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A03353 Summary:

BILL NOA03353A
 
SAME ASSAME AS S01406-A
 
SPONSORSteck
 
COSPNSRJacobson, Stirpe, Englebright, Burke, Gottfried, Epstein, Perry, Simon, Lupardo, Hunter, Reyes, Abinanti, Williams, Barron, Kim, Benedetto, Rosenthal L, Joyner, Wallace, Fahy, Dinowitz, Cruz, Rivera J, Taylor, Dickens, Gunther, Seawright, Richardson, De La Rosa, Carroll, Glick, Davila, Fernandez, Cook, Bronson, Bichotte Hermelyn, Darling, Anderson, Niou, Walker, O'Donnell, Meeks, Kelles, Rivera JD, Lunsford, Jean-Pierre, Zinerman, Clark, Frontus, McDonald, Burdick, Fall, Sillitti, Septimo, Jackson
 
MLTSPNSRAubry, Hyndman
 
Rpld §280-a, amd §270, Tax L; rpld §92-i, amd §§92-b & 93-b, St Fin L; rpld §11-503 sub (c), §11-604 sub 12, NYC Ad Cd; add §3-0323, En Con L
 
Repeals the rebates for stock transfer tax paid; dedicates funds of the stock transfer tax fund and stock transfer incentive fund to various funds; establishes the safe water and infrastructure action program.
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A03353 Memo:

NEW YORK STATE ASSEMBLY
MEMORANDUM IN SUPPORT OF LEGISLATION
submitted in accordance with Assembly Rule III, Sec 1(f)
 
BILL NUMBER: A3353A
 
SPONSOR: Steck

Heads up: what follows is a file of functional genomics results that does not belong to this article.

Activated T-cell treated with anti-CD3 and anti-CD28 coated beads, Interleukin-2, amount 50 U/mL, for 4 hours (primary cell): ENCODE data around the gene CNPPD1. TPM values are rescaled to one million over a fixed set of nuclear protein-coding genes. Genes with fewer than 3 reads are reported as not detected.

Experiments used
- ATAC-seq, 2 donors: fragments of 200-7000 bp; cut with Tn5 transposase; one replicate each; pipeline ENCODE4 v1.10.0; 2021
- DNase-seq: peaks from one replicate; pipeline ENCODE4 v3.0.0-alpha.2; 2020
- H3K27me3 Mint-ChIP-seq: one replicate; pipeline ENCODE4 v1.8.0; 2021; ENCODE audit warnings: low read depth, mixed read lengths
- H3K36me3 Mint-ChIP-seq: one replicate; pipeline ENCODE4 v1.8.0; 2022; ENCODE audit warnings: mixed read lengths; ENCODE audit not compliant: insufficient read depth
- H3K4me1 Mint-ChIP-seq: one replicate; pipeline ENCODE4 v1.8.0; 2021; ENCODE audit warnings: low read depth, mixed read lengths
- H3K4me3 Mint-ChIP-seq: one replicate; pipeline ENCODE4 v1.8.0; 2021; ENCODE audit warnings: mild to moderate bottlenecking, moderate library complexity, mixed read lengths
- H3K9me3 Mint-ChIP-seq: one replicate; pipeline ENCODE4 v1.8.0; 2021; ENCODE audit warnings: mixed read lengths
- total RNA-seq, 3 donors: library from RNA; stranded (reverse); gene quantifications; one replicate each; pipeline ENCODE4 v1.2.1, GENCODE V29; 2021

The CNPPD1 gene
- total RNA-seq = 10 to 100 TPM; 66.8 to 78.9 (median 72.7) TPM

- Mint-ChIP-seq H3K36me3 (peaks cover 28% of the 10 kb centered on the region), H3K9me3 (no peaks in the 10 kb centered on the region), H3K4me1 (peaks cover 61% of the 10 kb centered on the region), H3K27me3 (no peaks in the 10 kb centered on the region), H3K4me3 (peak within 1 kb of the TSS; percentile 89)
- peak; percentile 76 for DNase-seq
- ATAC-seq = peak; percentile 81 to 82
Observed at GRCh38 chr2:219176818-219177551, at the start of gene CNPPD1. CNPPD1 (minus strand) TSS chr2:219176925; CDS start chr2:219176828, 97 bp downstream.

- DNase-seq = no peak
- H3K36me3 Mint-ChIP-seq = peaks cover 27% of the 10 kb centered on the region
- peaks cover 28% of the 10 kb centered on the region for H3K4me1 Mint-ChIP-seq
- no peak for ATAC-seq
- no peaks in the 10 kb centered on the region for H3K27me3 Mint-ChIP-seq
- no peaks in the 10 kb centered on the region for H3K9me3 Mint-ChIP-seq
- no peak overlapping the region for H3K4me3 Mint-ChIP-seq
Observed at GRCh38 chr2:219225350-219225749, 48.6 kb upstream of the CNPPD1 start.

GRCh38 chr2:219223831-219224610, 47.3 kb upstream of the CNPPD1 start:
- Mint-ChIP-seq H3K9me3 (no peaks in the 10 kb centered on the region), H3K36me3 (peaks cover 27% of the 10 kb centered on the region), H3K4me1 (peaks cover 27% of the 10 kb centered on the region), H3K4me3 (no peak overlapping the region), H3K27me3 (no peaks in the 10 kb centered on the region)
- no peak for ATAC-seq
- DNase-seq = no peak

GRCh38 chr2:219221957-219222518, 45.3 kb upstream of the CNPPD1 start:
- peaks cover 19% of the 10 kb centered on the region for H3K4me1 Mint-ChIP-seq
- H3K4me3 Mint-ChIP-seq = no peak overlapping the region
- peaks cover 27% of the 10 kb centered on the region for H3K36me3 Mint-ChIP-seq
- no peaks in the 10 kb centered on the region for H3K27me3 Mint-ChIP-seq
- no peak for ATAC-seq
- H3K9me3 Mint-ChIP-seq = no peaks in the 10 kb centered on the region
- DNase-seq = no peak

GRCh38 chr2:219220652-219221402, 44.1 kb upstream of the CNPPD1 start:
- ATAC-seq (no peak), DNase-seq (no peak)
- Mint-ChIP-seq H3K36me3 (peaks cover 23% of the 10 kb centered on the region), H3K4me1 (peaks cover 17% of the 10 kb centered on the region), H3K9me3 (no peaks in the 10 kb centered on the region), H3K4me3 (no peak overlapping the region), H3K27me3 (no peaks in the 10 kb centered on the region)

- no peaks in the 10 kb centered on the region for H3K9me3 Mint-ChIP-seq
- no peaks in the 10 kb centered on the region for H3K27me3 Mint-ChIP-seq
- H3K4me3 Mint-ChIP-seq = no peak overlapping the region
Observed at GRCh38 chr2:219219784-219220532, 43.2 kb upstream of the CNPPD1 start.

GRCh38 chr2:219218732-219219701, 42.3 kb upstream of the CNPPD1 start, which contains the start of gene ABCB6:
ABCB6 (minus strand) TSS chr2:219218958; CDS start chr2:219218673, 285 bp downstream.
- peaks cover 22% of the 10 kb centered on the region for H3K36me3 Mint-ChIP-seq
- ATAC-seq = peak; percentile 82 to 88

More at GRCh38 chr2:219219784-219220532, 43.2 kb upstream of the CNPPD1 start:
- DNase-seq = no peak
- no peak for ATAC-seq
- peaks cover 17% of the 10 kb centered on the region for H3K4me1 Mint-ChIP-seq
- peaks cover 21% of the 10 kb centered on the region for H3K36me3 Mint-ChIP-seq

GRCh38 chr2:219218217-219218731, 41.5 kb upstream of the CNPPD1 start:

TITLE OF BILL: An act to amend the state finance law, in relation to the repeal of the rebate for stock transfer tax paid and the funds of the stock transfer tax fund and the dedicated infrastructure investment fund; to amend the environmental conservation law, in relation to establishing the safe water infrastructure action program for the purpose of making payments toward the replacement and rehabilitation of existing local municipal- ly-owned and funded drinking water, storm water and sanitary sewer systems; to amend the tax law, in relation to taxes imposed in certain transactions; to repeal section 280-a of the tax law relating to the rebate for stock transfer tax paid; to repeal section 92-i of the state finance law relating to the stock transfer incentive fund; and to repeal certain provisions of the administrative code of the city of New York relating thereto     PURPOSE OR GENERAL IDEA OF BILL: To repeal the electronic rebate of the stock transfer tax, collect 100% of this tax and dedicate the funds to the state general fund commencing with the fiscal year and ending March 31, 2023, after which 100% of the funds collected with the deposited into the following: the Metropolitan Transportation Authority (MTA), the maintenance and repair of state highways and bridges (NYSDOT), the New Your City Housing Authority (NYCHA), the infrastructure, maintenance and development of passenger rail lines for AMTRAK in the northeast corridor, the Consolidated Local Street and Highway Improvement Program (CHIPS), the municipal aid and incentives program, (AIM), the safe water and infrastructure action program, the downstate and upstate transits systems, the clean energy fund, CUNY, and SUNY.   SUMMARY OF PROVISIONS: Section 1. To repeal the electronic rebate of the stock transfer tax, collect 100% of this tax and dedicate the funds to the state general fund commencing with the fiscal year and ending March 31, 2023, after which 100% of the funds collected will be deposited into the following: i. Twenty-five percent shall be directed to the Metropolitan Transporta- tion Authority(MTA)Financial Assistance fund ii. Ten percent shall be directed to the maintenance and repair of the New York City Housing Authority (NYCHA) iii. Fifteen percent shall directed to the Highway and Bridge Capital Account in the dedicated highway and bridge trust fund (NYSDOT) iv. Nine percent shall be directed towards the infrastructure, mainte- nance and development of passenger rail lines for AMTRAK in the North- east Corridor v. Five percent shall be directed to the Consolidated Local Street and Highway Improvement Program (CHIPS) vi. Five percent shall be directed to the safe water and infrastructure action program (SWAP: as established by section 8) vii. Five percent shall be directed to the Municipal Assistance State Aid Fund (AIM) viii. Four percent shall be directed to the Downstate Transit System ix. Four percent shall be directed to the Upstate Transit System x. Thirteen percent shall be directed to the Clean Energy Fund (NYSERDA) xi. Two and one-half percent to CUNY xii. Two and one-half percent to SUNY Section 8: Establishes the Safe Water and Infrastructure Action Program; a stream of funding to local governments state-wide for the repair, maintenance and capital improvement of drinking water, storm water and sewer systems Section 9: Provides for the stock transfer tax to be collected should any activity in furtherance of the transaction occur in the State of New York or if any party involved in the transaction satisfies a nexus with New York State which shall be defined as broadly as it is permitted under the United States constitution. Subdivision 3. Provides for the purchaser to pay the tax and not the seller, unless the purchaser and seller agree to allocate the tax amongst themselves. Subdivision 3-a. Provides that no person shall have legal title or ownership of any stock or certificates provided for under this article unless proof of purchase is provided in the form of either a) a receipt reflecting the amount of the tax, that the tax was paid and that it was paid in full; or b) the tax was remitted via the tax stamp method provided for in subdivision 4 of this section. Section 10: Effective Date.   JUSTIFICATION: From 1905 to 1981, New York State imposed a tax on the sale of securi- ties. The State began rebating the tax in 1979 so that it is now 100% rebated back to the industry. As explained below, the 100% rebate is no longer justifiable. New York State has failing infrastructure state-wide. Roads, bridges, the New York City Housing Authority, public transit both_upstate and downstate, passenger rail, water and sewer infrastructure, are all in massive disrepair. To transform New York State's failing infrastructure, we must commit tc raising revenue. Conservatively, the stock transfer tax will raise approximately $13 billion annually (based upon a 10 year average of collections). There is no other revenue stream, with the exception of the raising the state income tax, that will immediately raise this level of revenue. For years New York State has not committed to raising the revenue neces- sary to fund such basic programs as CHIPS and AIM to a level that can actually achieve results. Our passenger rail system is multiple decades behind those of Europe and our public transportation system in the city of New York is being supported by fees and taxes on low- and middle-in- come individuals. On February 15, 2019, Comptroller DiNapoli issued a statement warning that state revenue is sagging and released the January revenue numbers showing a decline in projected revenue to the state of more than $2 billion. In that statement, DiNapoli said the state needs to prepare for the economy slowing down. "New York's revenue picture is increasingly challenged. The final Janu- ary revenue numbers for the state released by my office today confirm the substantial shortfall the Governor and I announced earlier this month. In addition, the Division of the Budget's updated financial plan reduces projected tax receipts in the coming years by billions of dollars," DiNapoli said in a statement. "Given the unpredictable revenue environment we now face, we should take an extremely cautious approach when negotiating next year's budget. As one step, I urge the Governor and Legislature to make the prudent finan- cial decision to substantially build up the state's reserves to help better prepare for an economic downturn." The budget picture worsened with Covid so that the State is currently running a deficit of about $15 billion per year, hence the need for an immediate infusion into the general fund. The stock transfer tax is a revenue generator that operates as an indi- rect tax, rather than a direct tax like property or income. Stocks are also predominantly owned by the wealthiest of Americans. The top 10% of American households, as defined by total wealth, now own 84% of all stocks in 2016, according to a recent paper by NYU economist Edward N. Wolff. Furthermore, while virtually all (94%) of the very rich reported having significant stock holdings-as defined as $10,000 or more in shares-only 27% of the middle class did. (The study framed that middle class as the group between the poorest 20% and the richest 20% of Ameri- cans--"The Richest 10% of Americans Now Own 84% of All Stocks" By ROB WILE Money Magazine December 19, 2017). The stock transfer tax is infinitesimal, as the schedule from the New York State Department of Taxation and Finance shows below: * Sale or agreement to sell at less than $5 per share has tax rate of 1 1/4 cents * Sale at$5or more but less than $10 per share has tax rate of 21/2 cents * Sale at$10or more but less than $20 per share has tax rate of 33/4 cents * Sale at$20or more per share has tax rate of 5 cents * Transfers of stock or certificates of interest other than by sale has tax rate of 2 1/2 cents While the tax itself is infinitesimal, the volume of trading is what drives this revenue stream to at least $11 billion. During financial crises, trading volume increases (thus increasing the stock transfer tax revenue), while income and property tax revenues decrease. This revenue will offset decreased state income tax collections and local property tax collections and has the potential to stabilize our state budget when our direct tax revenues are falling. Which, according to Comptroller DiNapoli, is happening now. Due to recent global events, New York State finds itself in a fiscal crisis that must be addressed, and makes this legislation is all the more necessary, Additional benefits of this legislation would be the economic boom created by this revenue stream in employment, construction materials and other ancillary businesses. With significant investment in infrastructure, property values increase bene- fitting local governments including school districts. Unlike the tempo- rary federal investment in infrastructure following the Great Recession of 2008, this would be an annual collection and investment. This legis- lation also directs investment into the Clean Energy Fund, which would. spur dramatic growth in the renewables sector with the goal of ending our dependence on fossil fuels. To prevent retirees from paying the tax when selling their stock, the payment of the tax is limited to those making the purchase, unless there is an agreement between the purchaser and the seller to allocate the tax amongst themselves. Additionally, no person shall have title or owner- ship of the stock or certificate unless they have a receipt documenting the amount of the tax paid and the amount was paid in full or remitted the tax stamp method provided for in subdivision 4 of this section.   LEGISLATIVE HISTORY: 2019: S.6203 Referred to Senate Budget and Revenue A.7791 Referred to Assembly Ways and Means 2020: S.6203-A Referred to Senate Budget and Revenue A.7791-B Referred to Assembly Ways and Means   FISCAL IMPLICATIONS: This bill could increase revenue for the state General Fund by at least $11 billion for the first two state fiscal years. Thereafter, this revenue would go to various programs listed above.   EFFECTIVE DATE: Immediately